Do you remember that whole story about Steve Jobs’ hate of Android? In his biography, Jobs said, “I will spend my last dying breath if I need to, and I will spend every penny of Apple’s $40 billion in the bank, to right this wrong. I’m going to destroy Android, because it’s a stolen product. I’m willing to go thermonuclear war on this.” Well, it seems that all that hatred was merely “for show,” according to Google’s CEO Larry Page.
In a recent interview with BusinessWeek, Page revealed that Jobs really didn’t hate Android as much as it appeared. There was actually more between the two corporations than was thought. “I had a relationship with Steve,” Page remarked.
I think the Android differences were actually for show. I had a relationship with Steve. I wouldn’t say I spent a lot of time with him over the years, but I saw him periodically. Curiously enough, actually, he requested that meeting. He sent me an e-mail and said: “Hey, you want to get together and chat?” I said, “Sure, I’ll come over.” And we had a very nice talk. We always did when we had a discussion generally.
He was quite sick. I took it as an honor that he wanted to spend some time with me. I figured he wanted to spend time with his family at that point. He had a lot of interesting insights about how to run a company and that was pretty much what we discussed.
Even though Jobs is now deceased and there is no way to prove any of this, it’s understandable that the two would actually have a relationship and Jobs’ actions make a lot of sense. Just imagine if you were in his position and a competitor rose up with something that even remotely resembled your unique creation — you’d probably be furious. It seems that, even though Jobs may have been unhappy about the situation, he still spoke with the competitor’s CEO from time to time and developed some sort of relationship with him. There is obviously more to this than meets the eye.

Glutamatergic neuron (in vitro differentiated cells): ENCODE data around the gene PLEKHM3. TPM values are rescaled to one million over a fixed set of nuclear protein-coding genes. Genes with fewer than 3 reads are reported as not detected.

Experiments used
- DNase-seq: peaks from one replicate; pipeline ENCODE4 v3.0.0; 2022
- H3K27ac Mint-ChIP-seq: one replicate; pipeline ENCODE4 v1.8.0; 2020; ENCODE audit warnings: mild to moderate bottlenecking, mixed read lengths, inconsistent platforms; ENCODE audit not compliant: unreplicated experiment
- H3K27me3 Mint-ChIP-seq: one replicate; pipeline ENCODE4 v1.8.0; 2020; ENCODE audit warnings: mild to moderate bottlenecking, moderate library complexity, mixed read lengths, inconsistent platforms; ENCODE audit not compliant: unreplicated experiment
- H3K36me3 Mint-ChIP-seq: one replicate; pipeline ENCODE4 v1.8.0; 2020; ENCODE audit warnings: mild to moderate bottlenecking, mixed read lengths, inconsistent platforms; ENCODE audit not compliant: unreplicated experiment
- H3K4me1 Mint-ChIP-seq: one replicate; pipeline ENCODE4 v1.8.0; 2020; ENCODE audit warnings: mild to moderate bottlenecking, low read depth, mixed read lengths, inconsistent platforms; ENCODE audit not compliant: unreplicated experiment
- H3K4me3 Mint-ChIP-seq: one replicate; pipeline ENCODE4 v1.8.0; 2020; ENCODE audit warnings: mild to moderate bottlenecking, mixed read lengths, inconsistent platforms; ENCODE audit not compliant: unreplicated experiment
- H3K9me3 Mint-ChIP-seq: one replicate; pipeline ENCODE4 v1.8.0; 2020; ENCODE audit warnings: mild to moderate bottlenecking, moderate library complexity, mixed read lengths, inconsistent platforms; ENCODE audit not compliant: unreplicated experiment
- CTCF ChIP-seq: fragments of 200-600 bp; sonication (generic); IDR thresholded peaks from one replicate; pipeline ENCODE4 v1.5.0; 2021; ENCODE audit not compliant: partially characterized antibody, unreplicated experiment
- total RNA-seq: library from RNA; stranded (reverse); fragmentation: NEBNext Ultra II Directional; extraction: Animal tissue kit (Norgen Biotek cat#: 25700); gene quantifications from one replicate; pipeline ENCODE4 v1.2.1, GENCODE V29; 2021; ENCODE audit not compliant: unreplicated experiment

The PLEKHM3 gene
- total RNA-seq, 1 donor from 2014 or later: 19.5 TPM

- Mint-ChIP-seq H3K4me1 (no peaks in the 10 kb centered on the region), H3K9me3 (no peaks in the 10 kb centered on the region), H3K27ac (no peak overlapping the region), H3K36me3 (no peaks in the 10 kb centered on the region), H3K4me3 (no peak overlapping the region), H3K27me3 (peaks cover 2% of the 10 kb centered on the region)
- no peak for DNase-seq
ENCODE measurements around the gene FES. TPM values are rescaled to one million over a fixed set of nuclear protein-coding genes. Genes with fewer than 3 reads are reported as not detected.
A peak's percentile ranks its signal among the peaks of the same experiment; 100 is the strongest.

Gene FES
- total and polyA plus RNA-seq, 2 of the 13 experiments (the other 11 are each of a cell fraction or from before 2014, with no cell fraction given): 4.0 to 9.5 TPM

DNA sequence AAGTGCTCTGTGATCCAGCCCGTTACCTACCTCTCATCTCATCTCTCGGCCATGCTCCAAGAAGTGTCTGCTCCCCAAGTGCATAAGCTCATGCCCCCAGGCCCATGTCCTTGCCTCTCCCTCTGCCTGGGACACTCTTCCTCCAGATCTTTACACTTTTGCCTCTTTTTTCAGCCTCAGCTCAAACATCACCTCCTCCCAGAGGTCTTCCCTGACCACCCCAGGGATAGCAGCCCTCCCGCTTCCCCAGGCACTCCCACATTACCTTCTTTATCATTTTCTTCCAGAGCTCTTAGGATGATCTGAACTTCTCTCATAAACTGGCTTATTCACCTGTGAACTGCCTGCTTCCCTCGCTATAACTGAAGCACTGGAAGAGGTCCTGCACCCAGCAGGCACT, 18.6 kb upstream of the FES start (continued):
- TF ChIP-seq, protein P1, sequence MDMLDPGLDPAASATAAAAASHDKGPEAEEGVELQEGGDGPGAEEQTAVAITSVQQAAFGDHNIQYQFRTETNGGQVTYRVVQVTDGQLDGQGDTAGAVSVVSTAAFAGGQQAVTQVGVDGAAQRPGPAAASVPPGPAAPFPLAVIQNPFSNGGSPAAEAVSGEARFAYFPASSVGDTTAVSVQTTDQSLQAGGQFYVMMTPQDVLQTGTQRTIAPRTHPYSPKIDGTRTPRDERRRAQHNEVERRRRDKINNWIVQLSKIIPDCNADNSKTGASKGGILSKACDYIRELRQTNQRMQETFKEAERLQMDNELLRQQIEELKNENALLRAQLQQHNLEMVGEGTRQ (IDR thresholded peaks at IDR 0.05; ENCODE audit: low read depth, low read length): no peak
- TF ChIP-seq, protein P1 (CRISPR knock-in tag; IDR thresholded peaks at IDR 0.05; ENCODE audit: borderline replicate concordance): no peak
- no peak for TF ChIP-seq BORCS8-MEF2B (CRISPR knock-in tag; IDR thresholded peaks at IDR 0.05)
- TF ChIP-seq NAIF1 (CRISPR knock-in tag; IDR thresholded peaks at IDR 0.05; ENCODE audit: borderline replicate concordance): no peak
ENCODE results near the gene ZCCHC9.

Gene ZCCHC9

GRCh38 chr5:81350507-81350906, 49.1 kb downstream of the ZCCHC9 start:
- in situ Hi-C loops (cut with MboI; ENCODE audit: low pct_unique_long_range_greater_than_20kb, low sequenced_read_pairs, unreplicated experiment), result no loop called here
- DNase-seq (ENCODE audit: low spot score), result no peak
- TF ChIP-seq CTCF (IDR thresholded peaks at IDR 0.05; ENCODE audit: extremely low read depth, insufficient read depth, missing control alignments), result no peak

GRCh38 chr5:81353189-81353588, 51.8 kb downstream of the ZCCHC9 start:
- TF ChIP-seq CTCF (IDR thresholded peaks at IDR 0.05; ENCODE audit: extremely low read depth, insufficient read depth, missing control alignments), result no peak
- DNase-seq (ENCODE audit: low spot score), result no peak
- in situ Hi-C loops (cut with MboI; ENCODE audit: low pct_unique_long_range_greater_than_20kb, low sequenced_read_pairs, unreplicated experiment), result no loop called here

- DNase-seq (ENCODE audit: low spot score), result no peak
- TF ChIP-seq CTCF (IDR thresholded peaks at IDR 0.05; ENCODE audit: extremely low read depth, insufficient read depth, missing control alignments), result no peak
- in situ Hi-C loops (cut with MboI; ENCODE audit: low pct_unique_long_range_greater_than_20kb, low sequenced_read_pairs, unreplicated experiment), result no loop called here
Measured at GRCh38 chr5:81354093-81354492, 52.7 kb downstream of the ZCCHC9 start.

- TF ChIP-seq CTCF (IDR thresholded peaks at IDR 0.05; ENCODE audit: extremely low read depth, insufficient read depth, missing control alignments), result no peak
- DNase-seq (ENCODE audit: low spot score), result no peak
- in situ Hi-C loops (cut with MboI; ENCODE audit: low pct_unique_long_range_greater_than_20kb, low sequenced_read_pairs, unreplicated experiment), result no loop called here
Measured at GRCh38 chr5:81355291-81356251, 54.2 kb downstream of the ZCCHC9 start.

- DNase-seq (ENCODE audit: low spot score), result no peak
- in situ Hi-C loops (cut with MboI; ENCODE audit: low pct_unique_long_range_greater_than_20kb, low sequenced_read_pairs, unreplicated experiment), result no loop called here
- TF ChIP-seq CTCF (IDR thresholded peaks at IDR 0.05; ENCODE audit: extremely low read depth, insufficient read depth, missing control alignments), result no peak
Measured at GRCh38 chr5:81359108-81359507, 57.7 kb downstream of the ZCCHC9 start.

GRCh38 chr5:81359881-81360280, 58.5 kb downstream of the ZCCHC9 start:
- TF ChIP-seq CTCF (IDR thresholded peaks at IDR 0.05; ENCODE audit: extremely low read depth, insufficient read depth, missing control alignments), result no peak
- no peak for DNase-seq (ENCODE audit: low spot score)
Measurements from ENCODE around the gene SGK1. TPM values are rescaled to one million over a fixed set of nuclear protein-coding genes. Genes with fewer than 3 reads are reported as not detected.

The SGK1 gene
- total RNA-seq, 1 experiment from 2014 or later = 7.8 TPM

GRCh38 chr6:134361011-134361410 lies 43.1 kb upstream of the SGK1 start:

Wait, the fury around Android was for show?
I think that served their interests. For a lot of companies, it’s useful for them to feel like they have an obvious competitor and to rally around that. I personally believe that it’s better to shoot higher. You don’t want to be looking at your competitors. You want to be looking at what’s possible and how to make the world better.
This is rather plausible and accounts Jobs’ “hatred” of Android. All rivals need to publicly display that they are competing, which in this case meant publishing it in a biography of one CEO. Maybe there was a heated rivalry between the two corporations at a time, but there’s also a possibility that they resolved it. That’s where this rests, discuss it in the comments if you wish.